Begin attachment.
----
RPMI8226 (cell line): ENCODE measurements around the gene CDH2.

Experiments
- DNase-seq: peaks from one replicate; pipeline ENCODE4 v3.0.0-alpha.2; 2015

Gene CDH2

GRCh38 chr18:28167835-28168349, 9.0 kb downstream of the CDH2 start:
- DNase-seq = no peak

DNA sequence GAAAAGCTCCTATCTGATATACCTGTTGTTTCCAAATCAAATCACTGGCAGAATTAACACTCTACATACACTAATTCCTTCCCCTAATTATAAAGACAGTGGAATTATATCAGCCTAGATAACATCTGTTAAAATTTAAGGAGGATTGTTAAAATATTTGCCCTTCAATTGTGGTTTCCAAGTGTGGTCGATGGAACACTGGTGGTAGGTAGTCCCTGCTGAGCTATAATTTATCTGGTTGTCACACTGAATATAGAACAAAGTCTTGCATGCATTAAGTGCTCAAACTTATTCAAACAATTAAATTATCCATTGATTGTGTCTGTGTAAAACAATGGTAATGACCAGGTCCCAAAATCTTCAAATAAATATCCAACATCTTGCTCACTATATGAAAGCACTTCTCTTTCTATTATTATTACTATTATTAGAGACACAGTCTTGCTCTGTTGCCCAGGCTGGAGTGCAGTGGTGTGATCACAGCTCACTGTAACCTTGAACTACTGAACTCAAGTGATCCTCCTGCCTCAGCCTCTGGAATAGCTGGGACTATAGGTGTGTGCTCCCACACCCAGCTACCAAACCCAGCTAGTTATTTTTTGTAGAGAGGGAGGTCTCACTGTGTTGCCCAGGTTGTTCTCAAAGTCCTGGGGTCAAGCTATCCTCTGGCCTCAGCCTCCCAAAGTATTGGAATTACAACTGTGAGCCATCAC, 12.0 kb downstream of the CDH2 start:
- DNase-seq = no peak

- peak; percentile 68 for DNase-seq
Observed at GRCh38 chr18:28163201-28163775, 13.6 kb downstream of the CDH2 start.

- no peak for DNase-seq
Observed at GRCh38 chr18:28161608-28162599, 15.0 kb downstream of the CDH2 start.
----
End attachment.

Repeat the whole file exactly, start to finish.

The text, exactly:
RPMI8226 (cell line): ENCODE measurements around the gene CDH2.

Experiments
- DNase-seq: peaks from one replicate; pipeline ENCODE4 v3.0.0-alpha.2; 2015

Gene CDH2

GRCh38 chr18:28167835-28168349, 9.0 kb downstream of the CDH2 start:
- DNase-seq = no peak

DNA sequence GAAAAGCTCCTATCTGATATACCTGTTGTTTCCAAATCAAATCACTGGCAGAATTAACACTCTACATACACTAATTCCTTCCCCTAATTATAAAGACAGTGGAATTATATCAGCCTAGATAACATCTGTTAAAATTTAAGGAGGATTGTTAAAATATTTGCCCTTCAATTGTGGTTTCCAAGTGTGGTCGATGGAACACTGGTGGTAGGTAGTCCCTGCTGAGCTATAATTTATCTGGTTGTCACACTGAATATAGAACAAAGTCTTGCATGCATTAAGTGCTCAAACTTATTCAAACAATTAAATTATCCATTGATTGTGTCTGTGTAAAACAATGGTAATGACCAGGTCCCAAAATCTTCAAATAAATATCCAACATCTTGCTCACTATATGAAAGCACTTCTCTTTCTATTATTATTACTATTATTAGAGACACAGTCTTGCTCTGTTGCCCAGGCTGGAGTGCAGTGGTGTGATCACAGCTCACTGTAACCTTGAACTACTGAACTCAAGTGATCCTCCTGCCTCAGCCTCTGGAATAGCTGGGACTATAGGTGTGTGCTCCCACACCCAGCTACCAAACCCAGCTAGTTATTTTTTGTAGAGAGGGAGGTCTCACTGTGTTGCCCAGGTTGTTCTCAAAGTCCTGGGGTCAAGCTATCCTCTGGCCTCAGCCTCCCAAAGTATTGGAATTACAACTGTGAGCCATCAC, 12.0 kb downstream of the CDH2 start:
- DNase-seq = no peak

- peak; percentile 68 for DNase-seq
Observed at GRCh38 chr18:28163201-28163775, 13.6 kb downstream of the CDH2 start.

- no peak for DNase-seq
Observed at GRCh38 chr18:28161608-28162599, 15.0 kb downstream of the CDH2 start.